The Alberta Energy War Room’s logo will be unceremoniously dumped like a bad first date.
It turns out the iconic square-pipeline symbol that was supposedly rustled up just for Canadian Energy Centre Ltd., as the War Room is officially known, was already in service as the corporate logo of a multi-national business software development company based in Massachusetts.
Needless to say, this was an embarrassing coincidence to have someone discover after only a week of operations by Premier Jason Kenney’s $30-million-per-annum Uncrown corporation, established by the United Conservative Party Government to straighten out those misguided folks who won’t adhere to the party line on why Alberta’s fossil fuel industry is actually good for the planet.
This is not the way these sorts of propaganda efforts are supposed to work. The idea is for the general themes of the stories, interviews, memes and videos they pump out to become the prevailing narrative about the industry CECL was set up to support. The idea is not for the War Room itself to be the story.
Once upon a time, plagiarism and other forms of creative coincidence, accidental and intentional, were easy to get away with because detecting them was hard.
But we live in an age of sophisticated online search engines that include, importantly, image recognition applications. So it didn’t take long for some bright spark to notice that the War Room’s logo and the one in use by Progress Software Corp. of Bedford, Mass., were for all intents and purposes identical but for colour. Naturally, this observation was soon zipping around social media at warp speed, accompanied by some pretty unkind commentary.
I’m sure I wasn’t the only person to write War Room spokesperson Grady Semmens in the wake of the social media revelations to ask for an explanation about how this came to happen, how much the logo cost, and whether or not it would continue to be used.
I received the following email containing answers to some of my questions, which seems to be the same one Mr. Semmens sent to everyone else yesterday morning:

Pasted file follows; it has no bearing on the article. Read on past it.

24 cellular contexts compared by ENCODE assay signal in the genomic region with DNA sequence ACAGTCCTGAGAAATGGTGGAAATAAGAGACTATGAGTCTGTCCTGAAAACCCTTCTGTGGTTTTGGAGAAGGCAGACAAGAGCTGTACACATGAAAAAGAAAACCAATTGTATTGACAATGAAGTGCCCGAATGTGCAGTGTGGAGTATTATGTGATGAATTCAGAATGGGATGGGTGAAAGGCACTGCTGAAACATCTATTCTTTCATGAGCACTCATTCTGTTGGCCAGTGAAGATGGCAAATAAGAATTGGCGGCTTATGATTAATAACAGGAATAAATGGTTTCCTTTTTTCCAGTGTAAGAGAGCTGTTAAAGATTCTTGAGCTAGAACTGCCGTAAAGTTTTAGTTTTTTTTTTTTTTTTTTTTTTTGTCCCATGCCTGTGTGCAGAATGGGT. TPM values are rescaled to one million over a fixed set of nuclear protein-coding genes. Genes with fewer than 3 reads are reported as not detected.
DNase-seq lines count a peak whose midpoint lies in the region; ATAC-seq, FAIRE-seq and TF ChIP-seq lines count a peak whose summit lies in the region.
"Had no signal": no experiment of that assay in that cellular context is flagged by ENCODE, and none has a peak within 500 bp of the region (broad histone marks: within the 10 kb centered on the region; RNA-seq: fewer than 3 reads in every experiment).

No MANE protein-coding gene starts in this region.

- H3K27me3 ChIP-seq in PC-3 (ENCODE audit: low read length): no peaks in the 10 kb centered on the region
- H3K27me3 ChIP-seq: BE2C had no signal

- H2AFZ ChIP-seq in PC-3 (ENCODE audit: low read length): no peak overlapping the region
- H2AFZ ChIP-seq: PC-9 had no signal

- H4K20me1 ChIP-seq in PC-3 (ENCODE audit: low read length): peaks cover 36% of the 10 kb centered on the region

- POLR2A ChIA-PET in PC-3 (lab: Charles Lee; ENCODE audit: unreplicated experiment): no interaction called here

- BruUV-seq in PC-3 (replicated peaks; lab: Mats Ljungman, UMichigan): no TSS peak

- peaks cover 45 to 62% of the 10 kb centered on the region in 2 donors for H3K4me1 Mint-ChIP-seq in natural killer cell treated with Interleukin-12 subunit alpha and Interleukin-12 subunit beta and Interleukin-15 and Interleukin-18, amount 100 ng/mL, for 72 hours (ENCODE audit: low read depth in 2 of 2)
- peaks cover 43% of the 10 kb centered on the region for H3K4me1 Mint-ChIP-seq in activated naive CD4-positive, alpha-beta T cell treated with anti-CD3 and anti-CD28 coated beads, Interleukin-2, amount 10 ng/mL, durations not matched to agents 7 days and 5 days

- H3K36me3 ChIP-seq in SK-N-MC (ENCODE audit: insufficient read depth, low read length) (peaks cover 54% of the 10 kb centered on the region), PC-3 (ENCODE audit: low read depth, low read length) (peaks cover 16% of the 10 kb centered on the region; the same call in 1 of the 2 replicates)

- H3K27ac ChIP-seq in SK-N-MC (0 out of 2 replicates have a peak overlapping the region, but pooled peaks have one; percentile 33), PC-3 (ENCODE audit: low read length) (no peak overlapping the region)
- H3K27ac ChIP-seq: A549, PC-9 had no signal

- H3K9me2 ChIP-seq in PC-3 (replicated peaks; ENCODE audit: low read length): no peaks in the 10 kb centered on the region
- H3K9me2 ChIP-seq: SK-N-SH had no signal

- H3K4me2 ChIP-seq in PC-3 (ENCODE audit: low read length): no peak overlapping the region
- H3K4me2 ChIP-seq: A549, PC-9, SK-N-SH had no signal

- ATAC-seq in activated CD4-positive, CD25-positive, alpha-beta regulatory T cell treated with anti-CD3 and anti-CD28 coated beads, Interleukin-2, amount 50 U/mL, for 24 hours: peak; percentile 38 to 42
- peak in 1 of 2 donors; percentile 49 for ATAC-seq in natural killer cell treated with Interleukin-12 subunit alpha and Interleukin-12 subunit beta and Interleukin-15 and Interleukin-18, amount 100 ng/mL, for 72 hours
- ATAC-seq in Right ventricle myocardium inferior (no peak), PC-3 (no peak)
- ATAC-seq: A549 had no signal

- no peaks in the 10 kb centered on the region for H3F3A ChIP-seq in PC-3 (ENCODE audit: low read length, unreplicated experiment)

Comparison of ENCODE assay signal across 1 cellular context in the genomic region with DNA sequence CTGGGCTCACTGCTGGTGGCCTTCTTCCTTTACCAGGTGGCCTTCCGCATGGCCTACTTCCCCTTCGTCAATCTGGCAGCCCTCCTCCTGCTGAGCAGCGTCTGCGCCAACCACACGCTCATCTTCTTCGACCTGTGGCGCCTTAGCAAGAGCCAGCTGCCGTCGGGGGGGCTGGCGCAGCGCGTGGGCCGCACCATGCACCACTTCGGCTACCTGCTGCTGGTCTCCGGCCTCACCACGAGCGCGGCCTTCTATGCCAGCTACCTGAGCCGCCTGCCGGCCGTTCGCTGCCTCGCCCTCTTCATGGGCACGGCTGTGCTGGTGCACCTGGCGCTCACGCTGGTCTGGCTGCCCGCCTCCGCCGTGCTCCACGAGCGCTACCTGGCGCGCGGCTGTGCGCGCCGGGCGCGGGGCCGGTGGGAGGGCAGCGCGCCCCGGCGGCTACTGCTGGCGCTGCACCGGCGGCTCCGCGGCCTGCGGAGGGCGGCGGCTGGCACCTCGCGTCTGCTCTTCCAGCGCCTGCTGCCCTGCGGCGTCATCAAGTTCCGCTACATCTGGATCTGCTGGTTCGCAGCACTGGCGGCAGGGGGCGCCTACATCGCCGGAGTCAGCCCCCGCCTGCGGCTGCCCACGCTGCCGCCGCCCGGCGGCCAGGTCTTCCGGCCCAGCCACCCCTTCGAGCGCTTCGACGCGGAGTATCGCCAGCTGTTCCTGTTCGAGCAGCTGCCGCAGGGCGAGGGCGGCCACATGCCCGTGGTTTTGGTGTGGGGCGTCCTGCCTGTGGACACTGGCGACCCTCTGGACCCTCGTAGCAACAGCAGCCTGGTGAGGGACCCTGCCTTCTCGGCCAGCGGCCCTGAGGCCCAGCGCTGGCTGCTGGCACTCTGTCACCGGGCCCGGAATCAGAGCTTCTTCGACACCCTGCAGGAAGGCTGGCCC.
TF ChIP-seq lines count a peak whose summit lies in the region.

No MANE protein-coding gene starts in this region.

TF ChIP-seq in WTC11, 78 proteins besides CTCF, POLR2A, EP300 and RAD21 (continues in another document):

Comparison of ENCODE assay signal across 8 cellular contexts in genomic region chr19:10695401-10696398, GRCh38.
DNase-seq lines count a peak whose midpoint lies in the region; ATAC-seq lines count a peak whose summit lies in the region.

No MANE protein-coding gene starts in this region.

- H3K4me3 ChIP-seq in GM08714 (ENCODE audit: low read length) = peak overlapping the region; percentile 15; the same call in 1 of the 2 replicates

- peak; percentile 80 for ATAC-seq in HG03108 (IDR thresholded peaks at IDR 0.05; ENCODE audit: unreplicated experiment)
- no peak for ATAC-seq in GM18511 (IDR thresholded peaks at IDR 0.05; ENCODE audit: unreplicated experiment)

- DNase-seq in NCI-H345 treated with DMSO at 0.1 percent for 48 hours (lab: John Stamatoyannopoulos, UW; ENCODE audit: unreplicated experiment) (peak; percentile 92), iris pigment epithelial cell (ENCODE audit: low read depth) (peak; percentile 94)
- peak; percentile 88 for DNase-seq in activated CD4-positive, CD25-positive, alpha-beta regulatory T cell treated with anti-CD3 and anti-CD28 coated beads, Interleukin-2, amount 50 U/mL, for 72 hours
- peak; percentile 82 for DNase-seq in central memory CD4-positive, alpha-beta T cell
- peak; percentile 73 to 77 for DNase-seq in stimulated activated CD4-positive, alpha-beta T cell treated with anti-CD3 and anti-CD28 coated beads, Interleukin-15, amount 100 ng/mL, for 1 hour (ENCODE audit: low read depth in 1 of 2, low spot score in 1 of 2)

“The Canadian Energy Centre is taking steps to replace its company logo after learning that the icon in the logo is being used by another company,” he emailed.
“The icon was produced for the CEC by marketing agency Lead & Anchor. The CEC is working with the agency to determine how this situation occurred.” (Last night, readers will be interested to learn, Lead & Anchor’s website said only that it is a private site, offering only a link to a discreet sign-in page.)
Mr. Semmens’ email continued: “‘This is an unfortunate situation but we are committed to making the necessary corrections to our visual identity,’ said Tom Olsen, the CEC’s chief executive officer and managing director. ‘We understand this was a mistake and we are in discussions with our agency to determine how it happened.’”
“The icon has been in use since the CEC’s public launch on Dec. 11, 2019,” the email continued. “Any costs associated with removal and adjustment of the design will be borne by the agency.”
“Lead & Anchor was chosen from nine respondents to a post on Communo, a Calgary-based company that operates a network of vetted marketing and communications agencies,” Mr. Semmens said before signing off. “The CEC has already begun work to update its visual identity and a new logo is forthcoming.”
The logo remained on the CECL website last night. Still, the pledge to remove it suggests Mr. Olsen can in fact learn from his mistakes.
Alert readers will recall that back in the day, when he was communications advisor to Progressive Conservative Premier Ed Stelmach during one of the province’s occasional rebranding efforts, a photo of a beach in Northumbria, England, appeared over an advertising tagline that read, “Alberta: Freedom to Create. Spirit to Achieve.”
No big deal. Stuff like this happens in the advertising industry all of the time.
Hilarity ensued, however, when Mr. Olsen insisted to an Edmonton newspaper that “there’s no attempt to make people think that this is Alberta, there’s no attempt to mislead. That picture just fit the mood and tone of what we were trying to do.”
Yesterday’s reaction was infinitely better, don’t you think, than pretending not to have made an obvious boo-boo? Still, it may not be completely reassuring that a public agency supposedly dedicated to fact checking and disputing criticism of the fossil fuel industry seems to lack the wherewithal to do a simple online image check.
I am sure we are all looking forward to the appropriately named Lead & Anchor’s next stab at iconography. Just a suggestion: make the pipeline round … you know, like a pipe.